An editorial in The Flyer says no, parties should not endorse judges.
“…in Shelby County… our two major political parties, Democratic (sic) and Republican have taken to issuing endorsement slates in judges’ races, with little or no pretense to evaluating the legal credentials of the candidates they honor, but with the all but avowed (or even openly avowed) purpose of getting party members or sympathizers onto the bench. With all due respect, we wish they’d butt out.
“Really, all we want in a judge is somebody who knows the law, understands how it applies in a given instance, and is fair minded about doing so. Later this month, the Memphis Bar Association will be making public the evaluations made by its members, collectively, on this year’s crop of candidates for public office.
“Now those are judgments that might mean something.”
It would be a wonderful world if judges were impartial. But the Democrats have used the judiciary as a tool to promote their policies for so long, it is now entrenched. Whenever a vote goes against them; whenever the other party is in control of government and passes a law they don’t like; whenever they want to smear the other party’s candidate, they run to the bench. Since they have seeded the courts so deeply with their people, they almost always get their way.
Look at the Supreme Court. Credentials matter little to Democrats. They clung to John Paul Stevens and insisted he cling to his seat til the doddering age of 90. He was, incidentally, appointed by a Republican president. The outstanding record of Justices Alito and Thomas mattered little to them. They fought them tooth and nail.
The idea of ever getting politics out of judgeships is incredibly naive. After all, it does basically boil down to two philosophies of governance: those who want big government and less individual freedom and those who want less government and more freedom for Americans. Those are the positions of the two parties, so you will have to come down on one side or the other.
Which means, party affiliation is very important. I for one am glad the parties “butt in.” Citizens deserve to know where candidates stand.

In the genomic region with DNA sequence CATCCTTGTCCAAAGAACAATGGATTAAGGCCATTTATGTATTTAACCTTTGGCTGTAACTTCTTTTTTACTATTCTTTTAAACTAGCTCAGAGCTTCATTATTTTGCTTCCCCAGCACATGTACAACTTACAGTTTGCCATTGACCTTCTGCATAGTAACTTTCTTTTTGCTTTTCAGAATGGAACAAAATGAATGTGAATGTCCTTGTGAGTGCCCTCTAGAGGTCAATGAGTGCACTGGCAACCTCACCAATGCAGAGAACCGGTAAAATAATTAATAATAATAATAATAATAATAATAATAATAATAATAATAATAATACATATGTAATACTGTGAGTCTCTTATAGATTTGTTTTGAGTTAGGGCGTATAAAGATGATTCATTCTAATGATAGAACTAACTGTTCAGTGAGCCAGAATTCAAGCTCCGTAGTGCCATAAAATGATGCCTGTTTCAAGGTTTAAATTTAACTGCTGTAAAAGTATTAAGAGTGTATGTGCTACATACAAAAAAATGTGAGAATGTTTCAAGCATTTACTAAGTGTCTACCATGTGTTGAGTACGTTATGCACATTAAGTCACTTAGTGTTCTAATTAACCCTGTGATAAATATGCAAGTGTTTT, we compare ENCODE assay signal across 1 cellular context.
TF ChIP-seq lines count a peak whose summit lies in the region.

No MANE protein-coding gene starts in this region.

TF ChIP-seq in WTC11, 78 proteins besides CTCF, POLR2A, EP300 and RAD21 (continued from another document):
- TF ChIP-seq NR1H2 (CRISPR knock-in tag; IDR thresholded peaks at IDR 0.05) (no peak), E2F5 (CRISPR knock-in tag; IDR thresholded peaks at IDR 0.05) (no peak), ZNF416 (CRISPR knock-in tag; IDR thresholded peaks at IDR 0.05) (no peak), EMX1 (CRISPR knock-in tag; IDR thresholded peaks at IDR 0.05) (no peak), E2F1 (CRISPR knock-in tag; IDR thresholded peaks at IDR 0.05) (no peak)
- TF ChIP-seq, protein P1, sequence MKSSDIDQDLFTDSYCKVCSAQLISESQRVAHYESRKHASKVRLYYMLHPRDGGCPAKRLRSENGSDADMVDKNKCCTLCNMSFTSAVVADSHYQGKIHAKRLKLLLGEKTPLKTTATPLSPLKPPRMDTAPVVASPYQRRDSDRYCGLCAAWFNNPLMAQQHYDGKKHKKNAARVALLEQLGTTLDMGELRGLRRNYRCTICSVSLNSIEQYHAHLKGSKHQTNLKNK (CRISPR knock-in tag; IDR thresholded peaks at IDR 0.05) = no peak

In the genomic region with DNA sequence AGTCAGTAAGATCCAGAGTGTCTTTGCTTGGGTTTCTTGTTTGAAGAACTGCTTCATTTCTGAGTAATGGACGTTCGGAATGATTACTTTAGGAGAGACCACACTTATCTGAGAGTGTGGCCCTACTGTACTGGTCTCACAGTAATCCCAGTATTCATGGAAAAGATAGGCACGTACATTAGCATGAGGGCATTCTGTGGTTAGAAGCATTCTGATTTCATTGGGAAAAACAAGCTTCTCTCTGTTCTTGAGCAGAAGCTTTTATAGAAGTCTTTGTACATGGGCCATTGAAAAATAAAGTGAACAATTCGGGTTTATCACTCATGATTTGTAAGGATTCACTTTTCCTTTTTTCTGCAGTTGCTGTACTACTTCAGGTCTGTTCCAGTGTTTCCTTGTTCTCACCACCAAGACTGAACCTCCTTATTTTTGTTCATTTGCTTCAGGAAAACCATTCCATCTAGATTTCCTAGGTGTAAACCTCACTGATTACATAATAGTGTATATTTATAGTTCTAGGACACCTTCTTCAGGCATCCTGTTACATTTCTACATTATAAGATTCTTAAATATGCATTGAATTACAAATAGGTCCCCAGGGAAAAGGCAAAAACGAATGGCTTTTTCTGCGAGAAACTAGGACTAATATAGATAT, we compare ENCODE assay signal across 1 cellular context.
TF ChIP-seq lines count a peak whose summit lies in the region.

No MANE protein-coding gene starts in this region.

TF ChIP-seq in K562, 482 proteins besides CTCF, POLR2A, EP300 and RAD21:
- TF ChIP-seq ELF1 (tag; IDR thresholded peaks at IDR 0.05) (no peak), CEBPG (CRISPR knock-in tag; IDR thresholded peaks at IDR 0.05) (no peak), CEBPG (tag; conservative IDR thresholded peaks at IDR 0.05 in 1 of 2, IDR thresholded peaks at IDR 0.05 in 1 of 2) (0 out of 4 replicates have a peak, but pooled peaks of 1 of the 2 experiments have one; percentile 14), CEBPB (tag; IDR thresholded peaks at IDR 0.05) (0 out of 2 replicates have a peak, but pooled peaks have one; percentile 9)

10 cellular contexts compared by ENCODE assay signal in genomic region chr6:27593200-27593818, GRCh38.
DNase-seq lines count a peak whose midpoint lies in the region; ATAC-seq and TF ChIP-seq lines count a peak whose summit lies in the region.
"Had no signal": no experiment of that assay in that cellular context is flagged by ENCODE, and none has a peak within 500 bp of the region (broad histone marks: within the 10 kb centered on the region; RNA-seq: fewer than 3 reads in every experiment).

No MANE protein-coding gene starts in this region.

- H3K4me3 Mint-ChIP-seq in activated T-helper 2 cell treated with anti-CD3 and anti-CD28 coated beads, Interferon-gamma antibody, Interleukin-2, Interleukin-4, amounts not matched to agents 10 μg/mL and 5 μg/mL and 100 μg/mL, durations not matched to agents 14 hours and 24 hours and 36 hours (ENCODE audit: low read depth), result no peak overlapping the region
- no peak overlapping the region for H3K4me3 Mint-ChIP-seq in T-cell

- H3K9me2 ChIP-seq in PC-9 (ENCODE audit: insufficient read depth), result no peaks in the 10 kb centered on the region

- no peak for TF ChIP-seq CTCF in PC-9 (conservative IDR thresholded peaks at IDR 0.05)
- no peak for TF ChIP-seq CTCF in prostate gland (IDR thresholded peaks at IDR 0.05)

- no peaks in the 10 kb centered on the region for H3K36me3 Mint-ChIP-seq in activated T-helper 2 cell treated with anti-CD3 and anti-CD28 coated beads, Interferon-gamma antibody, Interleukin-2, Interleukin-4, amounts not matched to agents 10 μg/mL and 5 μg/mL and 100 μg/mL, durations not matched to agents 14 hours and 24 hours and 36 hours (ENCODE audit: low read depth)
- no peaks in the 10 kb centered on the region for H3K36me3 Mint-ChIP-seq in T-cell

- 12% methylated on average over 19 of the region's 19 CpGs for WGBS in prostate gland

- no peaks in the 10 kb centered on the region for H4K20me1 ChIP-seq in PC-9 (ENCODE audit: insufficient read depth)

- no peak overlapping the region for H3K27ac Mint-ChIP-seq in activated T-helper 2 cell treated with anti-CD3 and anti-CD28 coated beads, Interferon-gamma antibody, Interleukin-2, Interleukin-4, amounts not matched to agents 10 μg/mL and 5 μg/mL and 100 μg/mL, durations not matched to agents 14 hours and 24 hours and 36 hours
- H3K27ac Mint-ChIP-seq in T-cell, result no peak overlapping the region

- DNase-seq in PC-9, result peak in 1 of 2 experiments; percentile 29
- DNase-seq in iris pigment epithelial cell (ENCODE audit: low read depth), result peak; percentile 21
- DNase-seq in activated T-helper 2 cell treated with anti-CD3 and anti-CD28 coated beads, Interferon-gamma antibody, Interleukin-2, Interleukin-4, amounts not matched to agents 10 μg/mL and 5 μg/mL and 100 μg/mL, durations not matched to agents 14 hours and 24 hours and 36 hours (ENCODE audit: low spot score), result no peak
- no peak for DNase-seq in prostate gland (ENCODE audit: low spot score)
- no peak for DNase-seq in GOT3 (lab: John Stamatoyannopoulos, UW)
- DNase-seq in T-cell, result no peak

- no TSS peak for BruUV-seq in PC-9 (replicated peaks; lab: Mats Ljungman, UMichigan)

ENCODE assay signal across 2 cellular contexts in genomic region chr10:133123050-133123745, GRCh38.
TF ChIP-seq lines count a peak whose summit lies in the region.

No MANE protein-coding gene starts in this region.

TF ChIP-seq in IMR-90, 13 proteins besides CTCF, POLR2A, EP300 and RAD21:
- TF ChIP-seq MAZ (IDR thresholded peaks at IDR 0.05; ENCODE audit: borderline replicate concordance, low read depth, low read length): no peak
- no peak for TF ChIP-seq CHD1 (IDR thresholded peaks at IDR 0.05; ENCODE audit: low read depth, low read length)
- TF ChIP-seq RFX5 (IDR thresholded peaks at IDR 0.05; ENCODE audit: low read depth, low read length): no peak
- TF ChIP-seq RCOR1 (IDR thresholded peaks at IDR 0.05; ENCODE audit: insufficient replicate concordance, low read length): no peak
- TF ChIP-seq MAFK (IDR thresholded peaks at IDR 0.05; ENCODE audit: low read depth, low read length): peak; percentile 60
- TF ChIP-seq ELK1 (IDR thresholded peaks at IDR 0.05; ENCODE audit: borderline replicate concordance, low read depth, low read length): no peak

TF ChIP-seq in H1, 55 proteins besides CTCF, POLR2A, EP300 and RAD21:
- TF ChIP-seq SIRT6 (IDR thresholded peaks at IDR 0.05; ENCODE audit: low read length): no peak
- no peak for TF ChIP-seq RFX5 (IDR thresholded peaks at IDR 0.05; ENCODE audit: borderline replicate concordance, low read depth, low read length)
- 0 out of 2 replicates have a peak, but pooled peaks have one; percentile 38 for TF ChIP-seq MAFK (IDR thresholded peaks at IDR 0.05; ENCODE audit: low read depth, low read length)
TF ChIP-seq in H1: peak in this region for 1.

As for credentials, at least in the Republican party they are considered and weighed. Probably more Democrats serve on the bench in this blue county than Republicans, which means some races have only Democrats to choose from. A committee of the party assiduously looked at all the information and decided which Democrat would be preferable in certain races. The Democrats probably do not do this, but I know we do. In a case where no one is deemed particularly worthy, or their is a split decision, our GOP slate leaves a blank for members to decide themselves.
To choose the Memphis Bar Association as a better source of information on judges is also naive. Most of the lawyers are Democrats, and they depend on Democrats for much of their business. Does the editorial really believe they are unbiased? I don’t. Democrats in charge mean more control, more power and ultimately, more money.
In many ways the election of good judges is much more likely to effect your daily life than a senator or governor. If you are ever so unfortunate as to come before one, a Republican would like to know that judge supports the Constitution and our Second Amendment rights. You’d like to know whether they are soft on crime or tough; whether they believe in an individual’s right to privacy and right to property; and whether they believe the government’s rights supersede the citizens. These are all things reflected in the party affiliation.
Until the lion lays down with the lamb, a pure and impartial judiciary will not occur. We already have enough appointed judges. Why not let the people decide and let the people know as much as they can about each candidate?